Troubleshooting Reactions To Mistakes
Needless to say, the goalkeeper’s psyche can be fragile at times. At young ages, the very serious goalkeeper is often very technically oriented. Technique is often their measurement of success or failure. This is both a blessing and curse for the goalkeeper coach. The positive side is that the keeper will pay great attention to detail in training and during play and will make technical progress at an exciting pace. On the other hand, this keeper is often in danger of becoming a player who plays strictly by the books. They often lack the creativity to make an unorthodox save when called upon to do so, and some of them – when they do make this type of save – will even regard it as a failure because they are technically incorrect. For this type of goalkeeper, mistake management is a very difficult task.
Fear of embarrassment is usually a major concern for highly-technical goalkeepers, as they often have a misconception as to how their mistakes are perceived. They often feel very silly doing the scrambling and floundering for loose balls that is sometimes required of the keeper in emergency situations. And the keepers feel like everybody sees their mistake, which they most certainly do not. For example, a goalkeeper might misjudge a flighted ball, come out to meet it, and have it hit only her fingertips and fall awkwardly behind her into a crowd of players. The game now asks the goalkeeper to do something unorthodox to solve the problem: she has to go backwards and she may have to dive on top of the ball to cover it and protect it from the players in the area like a football player recovering a fumble. Again, they will often feel ridiculous doing this because it is not necessarily an accepted and established technique. You may see this goalkeeper “give up” at this point, and this must be addressed immediately but carefully by the coach. (More on that to follow.)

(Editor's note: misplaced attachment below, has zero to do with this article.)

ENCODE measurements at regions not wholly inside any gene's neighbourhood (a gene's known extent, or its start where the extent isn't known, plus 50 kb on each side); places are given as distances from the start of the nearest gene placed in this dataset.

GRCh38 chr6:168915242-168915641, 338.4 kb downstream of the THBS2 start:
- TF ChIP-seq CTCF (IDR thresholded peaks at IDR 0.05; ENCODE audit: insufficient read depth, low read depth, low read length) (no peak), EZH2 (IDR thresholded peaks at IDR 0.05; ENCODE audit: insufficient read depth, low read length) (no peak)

Similarly, when the very technical goalkeeper is beaten for a goal because of a technical error (for instance, a breakaway is scored under her hands because they were not positioned low enough), the goalkeeper may have a very tough time “shaking it off” because she holds herself to technical perfection as a standard. Again, this is wonderful on one hand, but a real problem on the other, as technical perfection is not realistic at a high level of play. The coach, of course, must understand this keeper’s orientation toward her game and help her through it with the objective of engendering a perspective more balanced between the technical and tactical in the goalkeeper. i.e. The keeper should strive to execute technically correct at all ties, but the top priority must remain to solve the soccer problems posed to her in front of the goal in order to keep the ball out of the net.
Let me return for a moment to the phenomenon of the highly-skilled, highly-technical goalkeeper “giving up” in the middle of an awkward situation such as a scramble in front of the goal. It is easy for the coach to jump to the assumption that the keeper doesn’t care because of her actions, and that is an understandable reaction. But, this scenario is usually a bit deeper than that and understanding the inner workings of this problem for the goalkeeper will go a long way in helping her and, consequently, helping your team in the long run.